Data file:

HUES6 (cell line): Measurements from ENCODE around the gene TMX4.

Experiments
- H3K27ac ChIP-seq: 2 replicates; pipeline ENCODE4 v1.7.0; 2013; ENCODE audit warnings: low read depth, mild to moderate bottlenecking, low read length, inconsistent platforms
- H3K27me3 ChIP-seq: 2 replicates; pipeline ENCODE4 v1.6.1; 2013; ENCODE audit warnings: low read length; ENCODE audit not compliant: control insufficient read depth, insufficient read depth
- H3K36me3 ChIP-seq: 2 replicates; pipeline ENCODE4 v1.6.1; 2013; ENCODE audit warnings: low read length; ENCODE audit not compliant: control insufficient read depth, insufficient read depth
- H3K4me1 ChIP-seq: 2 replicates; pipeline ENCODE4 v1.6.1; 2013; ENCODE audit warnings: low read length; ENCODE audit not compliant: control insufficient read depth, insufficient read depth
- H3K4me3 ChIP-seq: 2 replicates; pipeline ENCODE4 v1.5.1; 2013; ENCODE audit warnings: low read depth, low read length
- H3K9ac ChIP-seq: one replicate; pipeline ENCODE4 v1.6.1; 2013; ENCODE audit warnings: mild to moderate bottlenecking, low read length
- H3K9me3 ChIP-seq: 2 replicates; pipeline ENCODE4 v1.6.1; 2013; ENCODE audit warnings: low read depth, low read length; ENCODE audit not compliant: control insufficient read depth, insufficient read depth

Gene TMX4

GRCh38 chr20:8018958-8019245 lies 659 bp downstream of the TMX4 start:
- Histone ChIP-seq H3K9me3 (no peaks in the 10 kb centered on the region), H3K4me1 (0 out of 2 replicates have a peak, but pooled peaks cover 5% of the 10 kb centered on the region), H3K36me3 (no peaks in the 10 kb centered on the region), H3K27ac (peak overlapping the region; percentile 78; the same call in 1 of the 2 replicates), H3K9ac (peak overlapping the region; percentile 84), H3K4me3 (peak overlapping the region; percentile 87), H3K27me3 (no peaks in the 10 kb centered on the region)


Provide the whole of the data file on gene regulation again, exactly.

HUES6 (cell line): Measurements from ENCODE around the gene TMX4.

Experiments
- H3K27ac ChIP-seq: 2 replicates; pipeline ENCODE4 v1.7.0; 2013; ENCODE audit warnings: low read depth, mild to moderate bottlenecking, low read length, inconsistent platforms
- H3K27me3 ChIP-seq: 2 replicates; pipeline ENCODE4 v1.6.1; 2013; ENCODE audit warnings: low read length; ENCODE audit not compliant: control insufficient read depth, insufficient read depth
- H3K36me3 ChIP-seq: 2 replicates; pipeline ENCODE4 v1.6.1; 2013; ENCODE audit warnings: low read length; ENCODE audit not compliant: control insufficient read depth, insufficient read depth
- H3K4me1 ChIP-seq: 2 replicates; pipeline ENCODE4 v1.6.1; 2013; ENCODE audit warnings: low read length; ENCODE audit not compliant: control insufficient read depth, insufficient read depth
- H3K4me3 ChIP-seq: 2 replicates; pipeline ENCODE4 v1.5.1; 2013; ENCODE audit warnings: low read depth, low read length
- H3K9ac ChIP-seq: one replicate; pipeline ENCODE4 v1.6.1; 2013; ENCODE audit warnings: mild to moderate bottlenecking, low read length
- H3K9me3 ChIP-seq: 2 replicates; pipeline ENCODE4 v1.6.1; 2013; ENCODE audit warnings: low read depth, low read length; ENCODE audit not compliant: control insufficient read depth, insufficient read depth

Gene TMX4

GRCh38 chr20:8018958-8019245 lies 659 bp downstream of the TMX4 start:
- Histone ChIP-seq H3K9me3 (no peaks in the 10 kb centered on the region), H3K4me1 (0 out of 2 replicates have a peak, but pooled peaks cover 5% of the 10 kb centered on the region), H3K36me3 (no peaks in the 10 kb centered on the region), H3K27ac (peak overlapping the region; percentile 78; the same call in 1 of the 2 replicates), H3K9ac (peak overlapping the region; percentile 84), H3K4me3 (peak overlapping the region; percentile 87), H3K27me3 (no peaks in the 10 kb centered on the region)